Tony Kanaan believes something constructive will come from Hinchcliffe's wreck.
MOORESVILLE, N.C. — Tony Kanaan didn’t shy away from addressing the recent wrecks with the new IndyCar aero kit over the last week at Indianapolis Motor Speedway.
Kanaan, who was in North Carolina to promote the Indy 500, was very outspoken when describing the dangers inherent to auto racing and accepting the risk.
The suspension that came in through his leg, it did not bend - (It) was still like a saw that went straight into both of his legs.
Tony Kanaan on Hinchcliffe accident
Following James Hinchcliffe’s accident at the speedway on Monday where a suspension piece broke off of his car, punctured the tub, pierced the driver’s right thigh and damaged an artery, the risks became more real.
"If there was any doubt that a Honda could flip, it was answered (Monday)," Kanaan said. "Obviously, there is a concern. I as a driver, don't know the fix for it, but I believe between IndyCar, Chevy and Honda they're definitely looking into it.
When you hit a wall and 215mph — and I’m going to tell you he didn't break a single bone, but he had the suspension going through his leg. I’m not trying to say it’s not that bad, but it’s really not that bad.
"If you look at the crashes, two of them were mechanical failures. Hinch's was a suspension. Newgarden was a tire going down. To say we had cars flipping up in the air was obviously just one car. The others just rolled over which I think if we looked at crashes from the past, that happened as well. I don't have an answer for the fix but I know for a fact that we're working extremely closely with the two manufacturers to understand if something has changed or if it's just coincidence that those things happened.
This piece came from underneath the car through his seat. How are you going to guess that? So, I guess, we’ll look into it. It’s the law of physics. You can’t prevent everything
"To be honest, this is no different than any other year for me...racing is not safe. I think we know the risk we take every day and I'm willing to take the risk."
We can learn from this
While Hinchcliffe is expected to make a full recovery, due to the quick attention of IndyCar’s Holmatro Safety Team, Kanaan believes a lesson can be learned from the accident.
“I’ve been hurt in the same scenario back in 2003 when a suspension piece came into the tub,” Kanaan said. “We’re not going to be able to make a car 100 percent safe. When you hit a wall and 215 miles an hour — and I’m going to tell you he didn't break a single bone, but he had the suspension going through his leg. I’m not trying to say it’s not that bad, but it’s really not that bad.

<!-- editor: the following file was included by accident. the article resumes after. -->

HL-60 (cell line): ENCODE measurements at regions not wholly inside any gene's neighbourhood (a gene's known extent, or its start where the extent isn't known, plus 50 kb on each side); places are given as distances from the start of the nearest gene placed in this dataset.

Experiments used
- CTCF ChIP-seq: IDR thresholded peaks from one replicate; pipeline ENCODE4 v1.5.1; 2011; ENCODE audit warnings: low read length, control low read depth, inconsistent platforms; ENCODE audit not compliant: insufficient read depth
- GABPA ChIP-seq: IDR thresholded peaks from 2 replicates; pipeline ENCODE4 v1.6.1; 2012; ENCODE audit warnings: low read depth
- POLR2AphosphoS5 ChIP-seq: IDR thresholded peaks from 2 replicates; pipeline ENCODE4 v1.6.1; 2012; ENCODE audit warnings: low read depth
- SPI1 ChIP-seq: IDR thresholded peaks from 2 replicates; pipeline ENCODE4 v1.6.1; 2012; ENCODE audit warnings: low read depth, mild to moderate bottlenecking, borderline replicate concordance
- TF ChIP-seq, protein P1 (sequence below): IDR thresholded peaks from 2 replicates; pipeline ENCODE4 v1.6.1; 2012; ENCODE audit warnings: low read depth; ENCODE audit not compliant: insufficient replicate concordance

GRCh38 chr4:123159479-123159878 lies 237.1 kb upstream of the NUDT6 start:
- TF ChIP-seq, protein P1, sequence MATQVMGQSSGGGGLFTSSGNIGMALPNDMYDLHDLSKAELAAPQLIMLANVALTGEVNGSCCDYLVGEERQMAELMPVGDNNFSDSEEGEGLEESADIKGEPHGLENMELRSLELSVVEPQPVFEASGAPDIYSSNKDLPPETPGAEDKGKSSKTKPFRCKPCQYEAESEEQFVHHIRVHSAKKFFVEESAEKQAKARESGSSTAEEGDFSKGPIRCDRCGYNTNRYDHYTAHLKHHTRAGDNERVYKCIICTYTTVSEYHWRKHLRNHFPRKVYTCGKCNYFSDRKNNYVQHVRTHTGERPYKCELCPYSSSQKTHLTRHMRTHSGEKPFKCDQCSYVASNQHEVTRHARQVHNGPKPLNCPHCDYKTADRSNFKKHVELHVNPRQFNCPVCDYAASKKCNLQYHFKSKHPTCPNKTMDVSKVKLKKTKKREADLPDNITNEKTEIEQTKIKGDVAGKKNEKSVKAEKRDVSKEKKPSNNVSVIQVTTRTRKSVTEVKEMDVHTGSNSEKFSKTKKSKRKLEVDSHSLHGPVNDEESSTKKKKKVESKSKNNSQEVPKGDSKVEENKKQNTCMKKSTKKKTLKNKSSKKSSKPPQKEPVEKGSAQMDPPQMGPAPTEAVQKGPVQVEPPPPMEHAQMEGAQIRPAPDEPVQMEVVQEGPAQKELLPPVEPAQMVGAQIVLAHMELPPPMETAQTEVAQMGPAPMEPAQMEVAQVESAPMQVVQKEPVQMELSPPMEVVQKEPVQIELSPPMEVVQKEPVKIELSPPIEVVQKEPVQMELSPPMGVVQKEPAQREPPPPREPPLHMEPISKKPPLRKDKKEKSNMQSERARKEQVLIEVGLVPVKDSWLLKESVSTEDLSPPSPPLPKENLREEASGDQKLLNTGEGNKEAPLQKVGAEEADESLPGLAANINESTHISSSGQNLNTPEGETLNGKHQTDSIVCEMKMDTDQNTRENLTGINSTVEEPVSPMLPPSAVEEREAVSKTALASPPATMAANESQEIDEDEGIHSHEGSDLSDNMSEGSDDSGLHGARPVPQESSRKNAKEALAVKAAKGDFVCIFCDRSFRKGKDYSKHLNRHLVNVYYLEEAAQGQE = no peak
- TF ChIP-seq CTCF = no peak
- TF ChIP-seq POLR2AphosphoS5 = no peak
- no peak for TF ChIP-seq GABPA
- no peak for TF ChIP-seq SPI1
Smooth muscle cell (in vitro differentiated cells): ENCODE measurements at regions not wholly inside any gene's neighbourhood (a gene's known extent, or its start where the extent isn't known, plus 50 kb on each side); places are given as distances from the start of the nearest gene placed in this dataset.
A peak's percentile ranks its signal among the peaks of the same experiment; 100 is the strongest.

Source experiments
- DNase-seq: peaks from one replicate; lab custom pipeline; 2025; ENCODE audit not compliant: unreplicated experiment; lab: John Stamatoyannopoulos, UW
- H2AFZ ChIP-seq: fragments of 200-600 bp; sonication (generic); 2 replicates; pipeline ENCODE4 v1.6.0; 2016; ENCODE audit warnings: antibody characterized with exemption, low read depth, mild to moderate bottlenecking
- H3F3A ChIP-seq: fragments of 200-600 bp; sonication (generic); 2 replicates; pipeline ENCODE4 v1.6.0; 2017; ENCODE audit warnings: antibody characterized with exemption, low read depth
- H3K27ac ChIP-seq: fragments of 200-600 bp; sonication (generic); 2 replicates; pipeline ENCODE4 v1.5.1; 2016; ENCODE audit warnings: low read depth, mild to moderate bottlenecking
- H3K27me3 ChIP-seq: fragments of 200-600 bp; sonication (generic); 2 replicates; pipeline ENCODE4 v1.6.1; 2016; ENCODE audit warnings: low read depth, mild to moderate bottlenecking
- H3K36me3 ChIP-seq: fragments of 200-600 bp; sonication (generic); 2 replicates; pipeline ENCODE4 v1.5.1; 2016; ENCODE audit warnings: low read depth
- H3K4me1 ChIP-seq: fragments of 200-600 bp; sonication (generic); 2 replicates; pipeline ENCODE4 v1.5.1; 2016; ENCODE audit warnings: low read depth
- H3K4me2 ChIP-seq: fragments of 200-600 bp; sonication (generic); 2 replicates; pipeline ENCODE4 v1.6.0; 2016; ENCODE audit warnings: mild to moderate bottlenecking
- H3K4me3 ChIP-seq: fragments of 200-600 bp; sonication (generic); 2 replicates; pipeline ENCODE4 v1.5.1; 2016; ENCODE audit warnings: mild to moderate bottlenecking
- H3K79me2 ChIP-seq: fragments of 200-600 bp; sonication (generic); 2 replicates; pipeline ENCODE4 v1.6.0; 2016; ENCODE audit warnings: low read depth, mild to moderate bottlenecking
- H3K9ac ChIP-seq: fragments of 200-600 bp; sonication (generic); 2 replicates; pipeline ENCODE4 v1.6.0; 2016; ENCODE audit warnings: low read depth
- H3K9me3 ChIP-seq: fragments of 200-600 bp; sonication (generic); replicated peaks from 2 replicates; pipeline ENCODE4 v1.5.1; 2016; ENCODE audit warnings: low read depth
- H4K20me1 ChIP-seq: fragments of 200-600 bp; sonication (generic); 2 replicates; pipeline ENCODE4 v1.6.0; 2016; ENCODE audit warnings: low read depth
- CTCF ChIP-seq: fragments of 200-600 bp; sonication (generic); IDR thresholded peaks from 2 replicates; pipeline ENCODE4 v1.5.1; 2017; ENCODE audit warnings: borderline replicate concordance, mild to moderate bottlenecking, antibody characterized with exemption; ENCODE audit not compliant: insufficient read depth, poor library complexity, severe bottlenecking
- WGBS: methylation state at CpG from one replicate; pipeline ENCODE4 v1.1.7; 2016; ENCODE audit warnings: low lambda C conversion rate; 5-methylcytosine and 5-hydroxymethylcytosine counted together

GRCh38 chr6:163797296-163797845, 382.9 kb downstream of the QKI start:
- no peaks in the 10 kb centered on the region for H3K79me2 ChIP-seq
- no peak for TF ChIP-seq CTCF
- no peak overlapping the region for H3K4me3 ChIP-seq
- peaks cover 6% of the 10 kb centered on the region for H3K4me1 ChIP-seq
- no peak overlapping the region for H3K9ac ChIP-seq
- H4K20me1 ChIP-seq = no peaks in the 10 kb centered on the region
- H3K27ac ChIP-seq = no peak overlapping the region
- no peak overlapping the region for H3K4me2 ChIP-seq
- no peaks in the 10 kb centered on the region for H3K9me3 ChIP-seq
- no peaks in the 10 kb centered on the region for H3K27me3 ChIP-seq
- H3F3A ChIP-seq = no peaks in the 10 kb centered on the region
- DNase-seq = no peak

“We’re obviously going to look into if we can prevent more, we added obtrusion panels in the past year. The car is already reinforced but unfortunately like everywhere, how we learn from it, it was always something had to happen for us to react. So far, since this car has been built, we never had one, since the old car. This piece came from underneath the car through his seat. How are you going to guess that? So, I guess, we’ll look into it. It’s the law of physics. You can’t prevent everything.”
Suspenion piece didn't bend
Kanaan said the additional reinforcements that were added to the tub came as a result to the additional downforce and loads into the suspension from the new aero kits. According to Kanaan, the suspension “wishbone” that failed on Hinchcliffe’s car “was an old piece”.
“The suspension that came in through his leg, it did not bend,” Kanaan said. “It broke on the boat and that suspension was still like a saw that went straight into both of his legs.”
Kanaan isn’t concerned the loads at Indy, which he acknowledged are not nearly as severe as what the cars endure on other ovals — such as Texas Motor Speedway or Iowa Speedway.
“If you look at the numbers downforce-wise, we’re not producing more than we did last year on the ovals because we had to over compensate,” Kanaan said. “We took somethings out of the under trail to equalize a little bit.
“It’s one of those things. We don't have an explanation. I don't have all the technical information because I’m not an engineer, I’m not an aerodynamicist. But we’re willing to take the risk and I think that’s what makes us different.”